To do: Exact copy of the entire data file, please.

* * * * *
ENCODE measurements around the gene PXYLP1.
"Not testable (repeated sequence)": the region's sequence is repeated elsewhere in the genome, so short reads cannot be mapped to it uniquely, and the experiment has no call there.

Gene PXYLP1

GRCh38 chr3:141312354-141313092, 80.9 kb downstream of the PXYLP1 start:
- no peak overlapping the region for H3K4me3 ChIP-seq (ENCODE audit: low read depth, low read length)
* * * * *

ENCODE measurements around the gene PXYLP1.
"Not testable (repeated sequence)": the region's sequence is repeated elsewhere in the genome, so short reads cannot be mapped to it uniquely, and the experiment has no call there.

Gene PXYLP1

GRCh38 chr3:141312354-141313092, 80.9 kb downstream of the PXYLP1 start:
- no peak overlapping the region for H3K4me3 ChIP-seq (ENCODE audit: low read depth, low read length)